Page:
We need to get beyond the product we sell and think about the experience we deliver. The whole product—tangible features and intangibles that add value to your offering—shape the customer experience.
Service is intangible. However, it has a tangible impact on the customer experience and, therefore, the ultimate satisfaction with your brand.
Imagine going to your favorite restaurant. You love the food they prepare and serve. However, if the service is flawed—the food comes out cold, the waiter gets the order wrong, s/he serves various members of your party at different times, the waiter interrupts the meal frequently, etc.— you will not have a pleasant experience.
The substandard service and resultant poor experience do a disservice to the brand. The disservice turns off potential customers from switching to your brand. It also spurs current customers to abandon your franchise and join another brand.
We’re probably more attuned to second-rate service from others than we are to our own brand and business service deficiencies. Here are some of the unacceptable servicing I’ve received recently from brands and companies:
- The requirement to go through a lengthy telephone menu when calling into a business (“listen carefully as our menu has changed”)
- Being put on hold for an inordinate amount of time
- Needing to repeat my needs as one rep passes me along an interminable chain to another person
- Talking with company representatives who are not authorized to decide on my case
- Dealing with a company rep who is neither empathetic nor responsive to the customer
- Dealing with a company rep that doesn’t understand the product or service
- Dealing with a sycophantic company rep who unceasingly thanks me for my business when s/he has done little or nothing to address my needs
- Dealing with a rep who asks how else s/he can help me when they s/he hasn’t resolved my issue
- Lack of brand availability, distribution, or access
- No or incomplete instructions for appropriate assembly, use, and/or maintenance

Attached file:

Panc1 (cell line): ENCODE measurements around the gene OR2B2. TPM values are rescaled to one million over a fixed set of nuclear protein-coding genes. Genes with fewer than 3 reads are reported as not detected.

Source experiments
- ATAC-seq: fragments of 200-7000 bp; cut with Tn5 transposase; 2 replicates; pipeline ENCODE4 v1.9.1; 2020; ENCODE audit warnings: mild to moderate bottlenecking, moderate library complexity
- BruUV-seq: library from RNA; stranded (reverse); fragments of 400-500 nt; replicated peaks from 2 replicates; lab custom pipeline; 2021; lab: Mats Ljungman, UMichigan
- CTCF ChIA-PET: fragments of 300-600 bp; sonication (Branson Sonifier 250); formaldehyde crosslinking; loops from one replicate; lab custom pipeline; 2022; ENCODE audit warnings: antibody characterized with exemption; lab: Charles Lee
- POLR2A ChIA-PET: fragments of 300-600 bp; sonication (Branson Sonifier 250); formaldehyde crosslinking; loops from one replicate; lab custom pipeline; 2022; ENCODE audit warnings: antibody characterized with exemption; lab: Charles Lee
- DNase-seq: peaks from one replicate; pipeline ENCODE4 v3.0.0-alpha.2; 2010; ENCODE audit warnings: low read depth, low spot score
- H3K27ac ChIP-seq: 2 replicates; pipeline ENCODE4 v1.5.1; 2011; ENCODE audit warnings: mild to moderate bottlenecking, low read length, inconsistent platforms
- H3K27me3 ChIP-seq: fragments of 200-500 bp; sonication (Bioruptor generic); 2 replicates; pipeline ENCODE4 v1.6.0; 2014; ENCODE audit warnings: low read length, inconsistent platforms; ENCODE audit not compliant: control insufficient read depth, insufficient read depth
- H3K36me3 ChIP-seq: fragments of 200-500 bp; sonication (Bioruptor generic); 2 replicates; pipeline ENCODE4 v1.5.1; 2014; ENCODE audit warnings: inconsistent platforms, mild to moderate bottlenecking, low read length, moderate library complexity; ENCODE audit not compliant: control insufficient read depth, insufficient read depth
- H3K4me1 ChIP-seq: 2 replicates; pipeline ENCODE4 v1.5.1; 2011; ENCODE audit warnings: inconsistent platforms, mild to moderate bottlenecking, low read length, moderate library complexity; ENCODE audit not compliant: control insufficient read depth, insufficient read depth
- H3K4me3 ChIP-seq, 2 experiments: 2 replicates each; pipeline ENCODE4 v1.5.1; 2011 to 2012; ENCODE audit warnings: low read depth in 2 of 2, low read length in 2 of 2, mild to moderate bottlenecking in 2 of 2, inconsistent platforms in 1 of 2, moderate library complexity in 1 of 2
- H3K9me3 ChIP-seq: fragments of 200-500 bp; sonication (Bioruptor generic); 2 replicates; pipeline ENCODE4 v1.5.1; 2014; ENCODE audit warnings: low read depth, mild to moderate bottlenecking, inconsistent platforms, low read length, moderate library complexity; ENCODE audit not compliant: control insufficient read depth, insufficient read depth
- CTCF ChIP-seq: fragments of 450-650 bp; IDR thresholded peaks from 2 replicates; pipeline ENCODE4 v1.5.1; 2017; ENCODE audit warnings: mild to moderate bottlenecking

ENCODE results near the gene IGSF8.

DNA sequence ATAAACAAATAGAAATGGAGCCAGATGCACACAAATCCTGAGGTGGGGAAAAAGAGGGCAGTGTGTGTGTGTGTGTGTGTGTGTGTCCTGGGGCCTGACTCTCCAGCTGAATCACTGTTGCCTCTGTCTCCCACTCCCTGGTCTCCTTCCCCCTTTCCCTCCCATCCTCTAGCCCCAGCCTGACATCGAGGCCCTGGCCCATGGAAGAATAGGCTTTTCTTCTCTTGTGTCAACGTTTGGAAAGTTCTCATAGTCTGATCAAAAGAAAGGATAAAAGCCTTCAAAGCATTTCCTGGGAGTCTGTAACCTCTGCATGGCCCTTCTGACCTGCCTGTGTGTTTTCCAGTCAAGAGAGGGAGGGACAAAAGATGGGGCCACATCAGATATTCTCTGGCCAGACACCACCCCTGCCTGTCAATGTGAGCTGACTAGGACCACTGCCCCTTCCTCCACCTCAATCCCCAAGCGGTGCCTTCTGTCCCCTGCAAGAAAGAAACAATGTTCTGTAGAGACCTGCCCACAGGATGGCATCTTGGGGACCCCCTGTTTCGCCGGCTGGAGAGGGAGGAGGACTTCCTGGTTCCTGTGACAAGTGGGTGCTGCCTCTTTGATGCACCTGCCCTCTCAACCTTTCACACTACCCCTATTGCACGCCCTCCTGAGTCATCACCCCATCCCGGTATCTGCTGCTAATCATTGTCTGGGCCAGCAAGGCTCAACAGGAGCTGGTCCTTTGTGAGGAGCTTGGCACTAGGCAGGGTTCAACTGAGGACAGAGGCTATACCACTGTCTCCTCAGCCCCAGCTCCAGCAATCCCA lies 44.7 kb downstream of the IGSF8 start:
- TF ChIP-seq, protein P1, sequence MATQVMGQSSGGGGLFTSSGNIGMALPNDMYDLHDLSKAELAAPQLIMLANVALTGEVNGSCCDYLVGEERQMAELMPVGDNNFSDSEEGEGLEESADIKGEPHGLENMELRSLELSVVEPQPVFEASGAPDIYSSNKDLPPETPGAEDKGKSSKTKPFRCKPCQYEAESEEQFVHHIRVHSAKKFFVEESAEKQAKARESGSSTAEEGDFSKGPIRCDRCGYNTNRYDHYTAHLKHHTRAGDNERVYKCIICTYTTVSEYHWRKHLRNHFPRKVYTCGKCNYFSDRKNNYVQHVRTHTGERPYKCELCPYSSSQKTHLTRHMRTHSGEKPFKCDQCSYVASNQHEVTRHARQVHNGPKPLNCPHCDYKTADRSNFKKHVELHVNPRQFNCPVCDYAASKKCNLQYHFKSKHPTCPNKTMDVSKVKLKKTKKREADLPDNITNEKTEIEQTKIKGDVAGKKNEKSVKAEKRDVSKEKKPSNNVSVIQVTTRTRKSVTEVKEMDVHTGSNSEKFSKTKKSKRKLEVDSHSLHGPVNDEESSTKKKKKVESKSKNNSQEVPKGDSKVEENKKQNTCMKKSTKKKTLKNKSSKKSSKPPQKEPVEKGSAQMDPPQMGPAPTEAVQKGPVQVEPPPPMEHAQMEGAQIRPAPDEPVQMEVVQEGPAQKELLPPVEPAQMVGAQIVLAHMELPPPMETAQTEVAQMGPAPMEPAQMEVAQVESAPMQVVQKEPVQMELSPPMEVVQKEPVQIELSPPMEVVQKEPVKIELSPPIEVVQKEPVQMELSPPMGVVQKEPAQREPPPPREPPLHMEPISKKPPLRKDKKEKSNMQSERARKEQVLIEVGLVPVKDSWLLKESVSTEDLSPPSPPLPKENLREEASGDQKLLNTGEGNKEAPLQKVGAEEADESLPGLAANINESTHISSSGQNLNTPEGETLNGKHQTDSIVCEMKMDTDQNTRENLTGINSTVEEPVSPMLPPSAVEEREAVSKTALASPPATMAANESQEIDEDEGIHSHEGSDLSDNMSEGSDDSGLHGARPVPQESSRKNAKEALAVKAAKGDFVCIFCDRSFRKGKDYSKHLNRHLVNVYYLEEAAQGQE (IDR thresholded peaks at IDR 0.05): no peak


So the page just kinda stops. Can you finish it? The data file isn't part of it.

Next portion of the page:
- Inability to provide me with a firm delivery or servicing date
- Inability to give me a date when they can provide me with a firm date for delivery or servicing
- Getting my order wrong
- A website that is cumbersome to navigate
- A website order that is dropped and requires me to reenter my data (for the third, fourth time)
- Packaging that requires a Ph.D., engineering degree, outsized mechanical acumen or muscle to open
- Keep me waiting, waiting, waiting
- Bombarding me with messages that provide no added value to my purchase
- Not providing appropriate support following purchasing of the brand
- Poor follow-up
- Missing or being late for appointments
- Over designed product
- Too damn complicated to operate
- Not providing a call-in number and forcing me to go online with my needs
- Behaving like they don’t respect or need my business (perhaps, because they have too much business)
- Making me wait days for a response, among many others
On the other hand, I do appreciate good service. Among notable examples:
- Demonstrating that they genuinely value my business by doing what it takes to keep it
- Providing information and help to get the most out of what I’ve purchased
- Living up to a guarantee of customer satisfaction
- Being responsive
- Admitting to, and fixing, errors
- Volunteering compensation for any errors
- Treating customers as always being right, among many others, including the converse of those poor servicing practices identified above
When marketers don’t properly service their brands, they do them an incredible disservice by disservicing their potential and current customers.
Review your brand and business. Identify what you may be doing that is a disservice to it and fix it. Note where you are winning on serving and servicing and determine what it would take to dial it up.
An important goal is to provide superior service versus your competitors to win and retain customers. Exceptional service makes for a better customer experience. A better customer experience helps create brand loyalty.
Take your marketing to the next level! Read my most recent book, AVOIDING CRITICAL MARKETING ERRORS: How to Go from Dumb to Smart Marketing. It will provide you with a list of common marketing errors to avoid and, importantly, effective ways to make your marketing matter more. Learn more here: http://bdn-intl.com/avoiding-critical-marketing-errors
Peace and best wishes,